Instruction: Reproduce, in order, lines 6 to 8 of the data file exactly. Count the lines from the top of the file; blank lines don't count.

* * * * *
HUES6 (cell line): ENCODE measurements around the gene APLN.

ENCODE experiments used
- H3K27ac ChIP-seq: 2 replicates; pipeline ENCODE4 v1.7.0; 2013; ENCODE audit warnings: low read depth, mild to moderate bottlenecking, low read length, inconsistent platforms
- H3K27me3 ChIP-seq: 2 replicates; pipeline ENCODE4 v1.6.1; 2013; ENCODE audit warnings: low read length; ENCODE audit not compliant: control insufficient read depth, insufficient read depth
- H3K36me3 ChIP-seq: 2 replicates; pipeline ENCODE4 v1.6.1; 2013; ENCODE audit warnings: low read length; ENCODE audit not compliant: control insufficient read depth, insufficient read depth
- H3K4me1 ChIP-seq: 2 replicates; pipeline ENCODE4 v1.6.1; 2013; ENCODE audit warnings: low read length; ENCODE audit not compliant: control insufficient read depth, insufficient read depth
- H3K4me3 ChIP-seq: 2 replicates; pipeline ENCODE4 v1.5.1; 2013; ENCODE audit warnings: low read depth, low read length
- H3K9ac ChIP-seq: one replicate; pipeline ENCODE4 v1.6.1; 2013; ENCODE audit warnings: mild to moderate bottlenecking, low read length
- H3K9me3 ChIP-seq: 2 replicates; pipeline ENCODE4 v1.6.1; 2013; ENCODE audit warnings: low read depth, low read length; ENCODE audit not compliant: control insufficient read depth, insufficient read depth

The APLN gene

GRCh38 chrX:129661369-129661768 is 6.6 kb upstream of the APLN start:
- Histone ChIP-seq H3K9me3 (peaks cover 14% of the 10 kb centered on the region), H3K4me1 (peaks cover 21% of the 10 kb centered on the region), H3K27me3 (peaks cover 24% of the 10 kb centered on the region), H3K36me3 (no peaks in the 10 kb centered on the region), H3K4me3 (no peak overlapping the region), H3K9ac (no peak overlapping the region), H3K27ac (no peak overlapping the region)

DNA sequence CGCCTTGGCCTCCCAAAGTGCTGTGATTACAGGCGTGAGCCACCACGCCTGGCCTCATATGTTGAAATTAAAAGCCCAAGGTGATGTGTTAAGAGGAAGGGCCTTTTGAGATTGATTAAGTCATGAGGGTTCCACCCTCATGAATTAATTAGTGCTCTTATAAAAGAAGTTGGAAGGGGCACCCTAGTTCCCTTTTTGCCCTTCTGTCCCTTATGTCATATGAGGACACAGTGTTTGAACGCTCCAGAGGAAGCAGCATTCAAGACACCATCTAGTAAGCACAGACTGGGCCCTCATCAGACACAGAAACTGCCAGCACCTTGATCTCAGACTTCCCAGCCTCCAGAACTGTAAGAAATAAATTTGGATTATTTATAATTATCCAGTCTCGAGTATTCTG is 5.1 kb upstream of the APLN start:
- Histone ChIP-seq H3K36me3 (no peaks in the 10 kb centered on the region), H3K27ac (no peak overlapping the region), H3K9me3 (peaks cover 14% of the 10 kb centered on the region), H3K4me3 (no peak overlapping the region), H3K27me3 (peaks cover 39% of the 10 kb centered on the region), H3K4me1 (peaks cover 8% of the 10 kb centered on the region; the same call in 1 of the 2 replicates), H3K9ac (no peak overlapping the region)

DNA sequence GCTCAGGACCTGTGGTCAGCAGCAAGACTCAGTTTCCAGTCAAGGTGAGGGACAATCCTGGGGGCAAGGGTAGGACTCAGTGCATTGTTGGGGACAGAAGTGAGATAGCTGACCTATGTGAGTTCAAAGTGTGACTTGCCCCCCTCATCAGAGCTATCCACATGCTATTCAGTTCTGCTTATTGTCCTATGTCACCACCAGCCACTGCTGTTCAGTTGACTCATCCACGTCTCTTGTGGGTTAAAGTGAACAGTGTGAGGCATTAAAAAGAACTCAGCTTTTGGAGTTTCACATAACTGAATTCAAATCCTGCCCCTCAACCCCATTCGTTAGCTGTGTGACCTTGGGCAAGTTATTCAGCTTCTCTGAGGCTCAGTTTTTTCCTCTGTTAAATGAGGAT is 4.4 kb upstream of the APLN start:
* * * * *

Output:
- H3K4me1 ChIP-seq: 2 replicates; pipeline ENCODE4 v1.6.1; 2013; ENCODE audit warnings: low read length; ENCODE audit not compliant: control insufficient read depth, insufficient read depth
- H3K4me3 ChIP-seq: 2 replicates; pipeline ENCODE4 v1.5.1; 2013; ENCODE audit warnings: low read depth, low read length
- H3K9ac ChIP-seq: one replicate; pipeline ENCODE4 v1.6.1; 2013; ENCODE audit warnings: mild to moderate bottlenecking, low read length